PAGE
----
All posts filed under: art.

Quilts and Color at the Boston MFA

You still have a couple weeks to get to the Boston Museum of Fine Arts to see the temporary exhibit, Quilts and Color.  It’s a total knockout, but not necessarily for the reasons why the MFA thinks it is.  Here’s how the museum describes the show: “Quilts and Color” celebrates the vibrant color palette and inventive design seen in the acclaimed Pilgrim/Roy Quilt Collection. The exhibition features nearly 60 distinctive quilts from the renowned collection and is the first to explore how, over five decades, trained artists Paul Pilgrim and Gerald Roy searched out and collected quilts with bold, eye-popping designs that echoed the work of mid-20th century Abstract Expressionist and Op Artists. “Quilts and Color,” as this summary describes, focuses on the quilt collection of a pair of artists, whose interest in color theory and Modern art led them to collect unappreciated and undervalued examples of mostly 19th century handmade American quilts, quilts with “eye-popping designs.”  This tight focus to the show led to two unusual and distinctive curatorial choices.  First: the quilts are …

a real renaissance: the arts in western MA.

Earlier this summer, I attended the Creative Communities Exchange in North Adams, MA, home to Mass MoCA.  North Adams has become something of a poster child for the creative economy, as the museum is housed in a former textile mill and the arts community has been a bright spot in the relatively dim economic outlook of the town and the region as a whole. A bit of context: North Adams is located in the Berkshires, home to countless nationally recognized arts organizations, such as Tanglewood and the Jacob’s Pillow dance festival, the Clark Museum and Shakespeare & Co.  There are already lots of arts supporters in the area.  There are already lots of artists in the area.  Essential to this story is the fact that the MoCA’s success is not replicable everywhere, and instead represents a well thought out, place-based strategy for post-industrial redevelopment.  The Berkshires now boasts an incredible creative economy advocacy organization, Berkshire Creative, one of the hosts of the conference.  They recognize that cultural production in their region can be a major …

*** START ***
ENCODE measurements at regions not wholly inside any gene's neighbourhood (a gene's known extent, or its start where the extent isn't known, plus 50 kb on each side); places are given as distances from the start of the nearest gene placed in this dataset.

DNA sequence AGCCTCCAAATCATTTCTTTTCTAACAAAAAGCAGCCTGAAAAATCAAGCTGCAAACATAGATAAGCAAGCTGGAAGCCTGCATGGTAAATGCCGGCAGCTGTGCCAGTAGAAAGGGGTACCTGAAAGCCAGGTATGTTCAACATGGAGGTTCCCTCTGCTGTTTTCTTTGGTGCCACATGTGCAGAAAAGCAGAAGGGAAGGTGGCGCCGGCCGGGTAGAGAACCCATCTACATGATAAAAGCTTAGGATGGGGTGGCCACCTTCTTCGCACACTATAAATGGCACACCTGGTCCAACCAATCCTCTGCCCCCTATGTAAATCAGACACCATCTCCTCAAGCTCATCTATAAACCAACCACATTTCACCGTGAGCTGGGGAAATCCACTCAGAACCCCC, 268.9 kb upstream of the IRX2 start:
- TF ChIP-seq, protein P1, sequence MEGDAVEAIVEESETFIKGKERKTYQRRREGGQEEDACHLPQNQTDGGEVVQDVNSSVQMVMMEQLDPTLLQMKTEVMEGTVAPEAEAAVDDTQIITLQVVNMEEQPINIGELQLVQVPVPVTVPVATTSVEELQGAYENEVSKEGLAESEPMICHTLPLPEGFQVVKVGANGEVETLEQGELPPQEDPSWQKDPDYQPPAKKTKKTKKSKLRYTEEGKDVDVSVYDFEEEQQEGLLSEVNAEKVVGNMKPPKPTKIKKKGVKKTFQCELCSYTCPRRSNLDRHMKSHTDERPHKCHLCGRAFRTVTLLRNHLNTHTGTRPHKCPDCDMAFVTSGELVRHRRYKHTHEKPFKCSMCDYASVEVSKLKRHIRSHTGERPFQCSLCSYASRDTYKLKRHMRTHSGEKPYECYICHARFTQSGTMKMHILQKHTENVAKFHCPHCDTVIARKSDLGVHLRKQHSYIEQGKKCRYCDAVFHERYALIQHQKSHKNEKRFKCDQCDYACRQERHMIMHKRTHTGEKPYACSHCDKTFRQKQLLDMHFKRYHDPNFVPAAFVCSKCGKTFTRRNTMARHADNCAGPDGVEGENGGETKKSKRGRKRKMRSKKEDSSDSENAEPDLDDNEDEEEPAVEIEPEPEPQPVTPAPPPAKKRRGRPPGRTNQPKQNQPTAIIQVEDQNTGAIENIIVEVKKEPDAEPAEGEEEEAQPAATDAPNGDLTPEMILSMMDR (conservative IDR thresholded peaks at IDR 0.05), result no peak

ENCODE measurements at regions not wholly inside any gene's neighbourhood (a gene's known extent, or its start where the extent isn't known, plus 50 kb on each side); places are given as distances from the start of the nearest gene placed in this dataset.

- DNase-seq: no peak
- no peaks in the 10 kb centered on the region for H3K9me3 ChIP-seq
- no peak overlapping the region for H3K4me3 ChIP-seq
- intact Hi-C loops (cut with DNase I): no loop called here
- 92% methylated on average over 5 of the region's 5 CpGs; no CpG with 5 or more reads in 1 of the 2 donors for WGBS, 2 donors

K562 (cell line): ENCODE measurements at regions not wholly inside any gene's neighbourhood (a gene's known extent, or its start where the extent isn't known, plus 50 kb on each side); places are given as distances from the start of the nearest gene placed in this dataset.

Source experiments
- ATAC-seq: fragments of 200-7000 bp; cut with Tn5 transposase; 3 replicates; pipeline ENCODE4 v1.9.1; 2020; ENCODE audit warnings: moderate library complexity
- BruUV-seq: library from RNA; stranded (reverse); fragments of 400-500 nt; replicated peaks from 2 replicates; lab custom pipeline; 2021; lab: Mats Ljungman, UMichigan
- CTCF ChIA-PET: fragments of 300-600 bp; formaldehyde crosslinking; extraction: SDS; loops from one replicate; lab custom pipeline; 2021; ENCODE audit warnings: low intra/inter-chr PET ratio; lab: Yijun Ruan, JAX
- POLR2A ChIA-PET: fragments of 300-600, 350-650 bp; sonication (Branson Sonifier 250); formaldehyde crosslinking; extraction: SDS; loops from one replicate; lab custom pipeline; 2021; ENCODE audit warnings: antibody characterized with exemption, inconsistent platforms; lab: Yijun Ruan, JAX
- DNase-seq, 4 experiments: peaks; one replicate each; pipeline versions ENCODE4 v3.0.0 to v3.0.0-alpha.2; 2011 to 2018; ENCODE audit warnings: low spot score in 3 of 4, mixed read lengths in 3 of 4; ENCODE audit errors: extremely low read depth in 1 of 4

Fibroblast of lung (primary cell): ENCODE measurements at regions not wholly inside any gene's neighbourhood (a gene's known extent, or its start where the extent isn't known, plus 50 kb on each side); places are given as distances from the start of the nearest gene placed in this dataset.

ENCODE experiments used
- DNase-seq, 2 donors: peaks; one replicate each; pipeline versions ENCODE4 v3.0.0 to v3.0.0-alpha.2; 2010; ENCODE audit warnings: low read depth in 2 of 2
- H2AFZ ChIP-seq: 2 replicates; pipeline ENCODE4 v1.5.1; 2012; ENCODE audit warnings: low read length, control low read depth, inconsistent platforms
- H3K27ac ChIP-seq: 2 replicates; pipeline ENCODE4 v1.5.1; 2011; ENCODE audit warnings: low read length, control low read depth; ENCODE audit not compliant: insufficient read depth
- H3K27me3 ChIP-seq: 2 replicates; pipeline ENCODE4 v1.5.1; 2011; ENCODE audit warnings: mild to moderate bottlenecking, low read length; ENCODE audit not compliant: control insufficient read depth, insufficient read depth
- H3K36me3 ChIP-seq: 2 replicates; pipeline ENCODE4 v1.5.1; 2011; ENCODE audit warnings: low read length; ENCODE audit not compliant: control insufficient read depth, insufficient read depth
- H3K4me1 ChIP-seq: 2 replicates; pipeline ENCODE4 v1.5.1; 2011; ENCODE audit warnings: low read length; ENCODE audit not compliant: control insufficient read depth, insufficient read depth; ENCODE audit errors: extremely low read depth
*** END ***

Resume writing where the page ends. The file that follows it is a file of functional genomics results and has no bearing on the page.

drawing in public.

The Cambridge Arts Council did a fabulous exhibition at their gallery this past month.  It suggests an interesting alternate understanding of the term “public art,” and was very good looking to boot.  Here are some photos. *note* I am a member of the CAC, but have no affiliation with curating the exhibitions.  Maybe someday!

Confront the Art.

I went to Dallas last month for a family event and was *blown away* by the Dallas Museum of Art.  In particular, it has this incredible Center for Creative Connections that takes a more innovative approach to helping visitors think about artworks and technique.  Close to my heart, the exhibition on view at the C3 galleries when I was there was called “Encountering Space.”  In the museum’s own language: the exhibition “presents works of art from the Museum collections and asks visitors to consider how space is used to invite engagement, raise questions, and create meaning. As viewers begin to encounter works of art this way, they are no longer passive observers but active participants.”  Awesome, right? Ok here are some pics.  The first is from the C3 exhibit, and the second is from the Nasher Sculpture Gallery, an independent sculpture garden and gallery across the street from the DMA in what the city has called its “cultural district”. This James Turrell is absolutely exquisite, it’s the first I’ve seen in real life. Last is a …

Experiments in pop-up democracy

You’re probably wondering what I’m up to these days, since it’s certainly not writing on this blog.  Well, a lot actually!  I’m working on a lot of projects for school that build on the topics I write about here, like historic preservation and economic development, informal food economies, public art happenings, and, of course, politics.  Speaking of which, I have started working on a project on experiments in “pop-up democracy,” which takes the artist interventions I admire and imagines how they could be transformed to serve a more direct political purpose such as encouraging voter turnout and educated community input into planning decisions.   You can see my proposal for a pop-up democracy framework on Participedia (which is awesome and you should check out). Next step: making something pop up!